To test the communication system, the Port Coordination Team conducted a drill. The focus was to push the centre’s ability to handle an influx of calls, emails, faxes, etc. “We learned the volume of communication traffic that we are capable of handling,” stated Whitmarsh. “We found some areas that we are beefing up, and we expect our process to continue to improve with more training. Just as avenues of communication are always evolving, our coordination centre will grow and improve with technology.” The ability to respond rapidly and accurately will ensure that the ship channel returns to business as usual, said Kaser, who is both commanding officer and Captain of the Port for the Houston-Galveston-Texas City-Freeport port region. “With the PCC, the port community is able to look, see and track the status of an emergency at a physical plant or on a ship as well as track vessel movement in various policing agencies along the Houston Ship Channel or equally the ship channel,” Kaser said. “We will handle the response based on information and intelligence gathered from both the local and national levels.”
With this supply of information, the Coast Guard as well as the maritime industry can activate their security plans and communicate back to the captain of the port. Based on the free flow of information, the Coast Guard can start moving vessel traffic safely again. “The criticality of re-opening the port is really important,” he said. “All of our petroleum operations make us a vitally important component of the economy. We supply the oil and gasoline needs for a large region of the nation, therefore we are steadfast in our protection of the port’s facilities.” To assure that the PCC is ever-ready to ramp up staffing, the building was designed with numerous system backups, Whitmarsh said. “We have many hardware redundancies, and our backups have backups,” he said. “This building is self-sustaining with power and water to deal with any level of emergency. The ports of New York and Los Angeles have communications centres, but those facilities are not as sophisticated and self-sustaining as ours is. We are prepared to respond to any crisis.”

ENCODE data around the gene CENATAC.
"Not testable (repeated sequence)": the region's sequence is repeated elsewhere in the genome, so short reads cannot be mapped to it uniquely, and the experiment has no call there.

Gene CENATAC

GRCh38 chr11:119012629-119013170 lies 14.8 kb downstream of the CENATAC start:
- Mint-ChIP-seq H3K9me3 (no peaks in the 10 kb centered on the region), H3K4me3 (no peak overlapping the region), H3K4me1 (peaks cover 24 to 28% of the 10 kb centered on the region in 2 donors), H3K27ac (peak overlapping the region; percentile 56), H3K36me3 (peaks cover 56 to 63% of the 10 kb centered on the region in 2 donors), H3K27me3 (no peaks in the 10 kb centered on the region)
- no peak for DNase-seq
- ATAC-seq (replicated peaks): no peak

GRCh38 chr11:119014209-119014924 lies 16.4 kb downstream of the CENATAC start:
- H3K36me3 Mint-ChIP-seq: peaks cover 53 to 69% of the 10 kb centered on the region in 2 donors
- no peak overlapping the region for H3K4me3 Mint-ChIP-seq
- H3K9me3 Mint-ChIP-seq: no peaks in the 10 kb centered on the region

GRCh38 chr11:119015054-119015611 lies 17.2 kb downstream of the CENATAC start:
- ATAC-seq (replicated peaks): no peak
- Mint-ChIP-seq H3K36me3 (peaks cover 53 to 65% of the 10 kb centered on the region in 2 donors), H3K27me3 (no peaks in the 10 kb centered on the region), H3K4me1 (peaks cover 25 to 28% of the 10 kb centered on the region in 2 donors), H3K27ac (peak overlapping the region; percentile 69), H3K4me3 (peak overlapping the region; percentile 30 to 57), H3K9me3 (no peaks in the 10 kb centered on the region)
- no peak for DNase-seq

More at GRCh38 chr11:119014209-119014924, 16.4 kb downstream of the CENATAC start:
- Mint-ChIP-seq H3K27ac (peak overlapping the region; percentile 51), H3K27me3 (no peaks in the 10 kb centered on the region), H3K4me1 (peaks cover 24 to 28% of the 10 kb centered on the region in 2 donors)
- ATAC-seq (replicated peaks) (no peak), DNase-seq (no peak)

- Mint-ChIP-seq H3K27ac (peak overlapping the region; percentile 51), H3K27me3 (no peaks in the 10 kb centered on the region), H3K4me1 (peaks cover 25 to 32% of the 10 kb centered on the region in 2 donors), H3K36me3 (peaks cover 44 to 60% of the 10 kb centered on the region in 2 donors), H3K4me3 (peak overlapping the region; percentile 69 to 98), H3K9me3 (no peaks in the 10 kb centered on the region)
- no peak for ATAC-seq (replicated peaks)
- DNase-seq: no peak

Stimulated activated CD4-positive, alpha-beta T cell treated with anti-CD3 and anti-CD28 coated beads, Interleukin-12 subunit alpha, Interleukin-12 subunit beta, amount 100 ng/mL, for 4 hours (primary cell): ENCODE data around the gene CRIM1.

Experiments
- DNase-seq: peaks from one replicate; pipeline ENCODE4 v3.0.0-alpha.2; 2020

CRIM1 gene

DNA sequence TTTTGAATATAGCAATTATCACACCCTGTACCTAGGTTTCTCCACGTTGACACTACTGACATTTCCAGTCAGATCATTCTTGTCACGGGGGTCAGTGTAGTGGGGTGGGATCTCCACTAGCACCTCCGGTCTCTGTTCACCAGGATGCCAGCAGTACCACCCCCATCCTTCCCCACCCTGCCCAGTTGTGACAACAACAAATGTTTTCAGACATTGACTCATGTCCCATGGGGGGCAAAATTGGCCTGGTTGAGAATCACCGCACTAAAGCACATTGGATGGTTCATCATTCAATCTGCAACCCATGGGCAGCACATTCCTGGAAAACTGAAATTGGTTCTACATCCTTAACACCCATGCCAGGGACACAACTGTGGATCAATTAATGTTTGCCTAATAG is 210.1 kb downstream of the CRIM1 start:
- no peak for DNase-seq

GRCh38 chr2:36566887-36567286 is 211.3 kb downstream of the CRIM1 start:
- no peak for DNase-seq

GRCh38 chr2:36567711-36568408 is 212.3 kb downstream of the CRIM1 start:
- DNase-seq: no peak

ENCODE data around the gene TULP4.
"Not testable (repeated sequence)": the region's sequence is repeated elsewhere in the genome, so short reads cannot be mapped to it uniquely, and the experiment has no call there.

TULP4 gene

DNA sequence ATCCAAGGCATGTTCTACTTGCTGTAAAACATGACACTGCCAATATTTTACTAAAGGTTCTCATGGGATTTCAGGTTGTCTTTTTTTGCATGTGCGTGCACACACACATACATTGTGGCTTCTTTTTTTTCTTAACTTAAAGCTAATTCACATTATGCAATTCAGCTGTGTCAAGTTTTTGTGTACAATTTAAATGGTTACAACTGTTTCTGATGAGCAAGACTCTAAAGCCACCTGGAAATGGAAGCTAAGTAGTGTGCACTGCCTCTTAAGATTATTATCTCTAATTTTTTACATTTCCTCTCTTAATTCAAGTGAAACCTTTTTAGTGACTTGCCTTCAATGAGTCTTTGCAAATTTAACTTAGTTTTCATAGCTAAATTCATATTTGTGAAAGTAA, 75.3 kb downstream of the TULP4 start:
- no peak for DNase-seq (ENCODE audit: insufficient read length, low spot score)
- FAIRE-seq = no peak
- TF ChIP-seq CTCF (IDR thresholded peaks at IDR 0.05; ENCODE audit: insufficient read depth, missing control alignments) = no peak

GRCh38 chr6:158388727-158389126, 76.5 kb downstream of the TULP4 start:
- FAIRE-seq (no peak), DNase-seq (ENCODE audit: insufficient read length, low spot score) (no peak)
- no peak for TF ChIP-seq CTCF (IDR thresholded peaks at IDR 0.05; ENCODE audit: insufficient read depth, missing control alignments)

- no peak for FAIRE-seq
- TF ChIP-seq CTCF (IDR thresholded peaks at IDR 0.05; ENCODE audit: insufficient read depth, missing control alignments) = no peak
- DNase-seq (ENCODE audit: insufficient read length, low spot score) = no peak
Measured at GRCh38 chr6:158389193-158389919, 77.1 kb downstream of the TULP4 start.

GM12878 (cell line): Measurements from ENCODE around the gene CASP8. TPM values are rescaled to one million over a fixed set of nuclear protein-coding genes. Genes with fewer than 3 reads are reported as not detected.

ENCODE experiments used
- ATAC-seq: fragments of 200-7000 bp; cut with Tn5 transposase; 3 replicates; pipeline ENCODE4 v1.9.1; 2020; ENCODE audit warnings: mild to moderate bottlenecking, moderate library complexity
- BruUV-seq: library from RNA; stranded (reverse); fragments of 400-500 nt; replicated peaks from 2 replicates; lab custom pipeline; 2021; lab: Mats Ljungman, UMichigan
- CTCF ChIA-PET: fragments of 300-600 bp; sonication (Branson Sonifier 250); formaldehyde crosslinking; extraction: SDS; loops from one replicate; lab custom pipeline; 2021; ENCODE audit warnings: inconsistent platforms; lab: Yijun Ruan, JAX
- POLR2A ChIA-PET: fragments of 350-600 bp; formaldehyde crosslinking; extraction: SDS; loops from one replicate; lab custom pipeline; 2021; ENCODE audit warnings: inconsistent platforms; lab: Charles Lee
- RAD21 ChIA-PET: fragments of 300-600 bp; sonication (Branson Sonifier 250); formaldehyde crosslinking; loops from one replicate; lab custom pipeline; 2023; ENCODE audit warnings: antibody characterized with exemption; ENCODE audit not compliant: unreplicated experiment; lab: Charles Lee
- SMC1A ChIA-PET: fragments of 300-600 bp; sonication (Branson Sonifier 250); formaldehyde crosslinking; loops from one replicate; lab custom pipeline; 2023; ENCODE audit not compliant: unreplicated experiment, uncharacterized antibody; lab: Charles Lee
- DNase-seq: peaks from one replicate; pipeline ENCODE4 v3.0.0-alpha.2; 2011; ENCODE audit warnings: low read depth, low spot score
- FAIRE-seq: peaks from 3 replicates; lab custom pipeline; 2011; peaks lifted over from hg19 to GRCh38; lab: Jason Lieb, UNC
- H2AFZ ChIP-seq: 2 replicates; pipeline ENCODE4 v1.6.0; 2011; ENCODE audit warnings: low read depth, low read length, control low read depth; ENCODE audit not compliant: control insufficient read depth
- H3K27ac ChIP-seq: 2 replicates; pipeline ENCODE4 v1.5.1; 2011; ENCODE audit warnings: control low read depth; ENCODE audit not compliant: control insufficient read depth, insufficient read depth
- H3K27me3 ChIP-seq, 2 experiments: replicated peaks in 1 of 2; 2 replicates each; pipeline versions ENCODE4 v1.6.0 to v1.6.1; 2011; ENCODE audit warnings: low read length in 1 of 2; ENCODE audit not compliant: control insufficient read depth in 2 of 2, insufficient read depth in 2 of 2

Chief Russell Whitmarsh talks about the PCC in his own words
Filling a need
One of the first questions I was asked, after learning we had received some of the grant funding needed to build the Port of Houston Authority Command Centre, or what we call the PCC was “command of what?” It is still a very good question and one that deserves answering.
Its genesis began in knowing that while we knew we would need a place for centralisation of our port surveillance and alarm systems, we also had ‘other’ needs. For example, we also needed to upgrade our radio system to improve the security of the area we work out of. To meet these and other current changing demands and also to have a self-supportive centre that our Police, Marine Fire, and Security could continue to operate during times of severe weather conditions, loss of power/water, or extreme security incidents/events, we recognised we needed to change also. So to meet the Port of Houston Authority security requirements, we adjusted to become better capable and defined – and today, we are really just in the very early stages of all this change.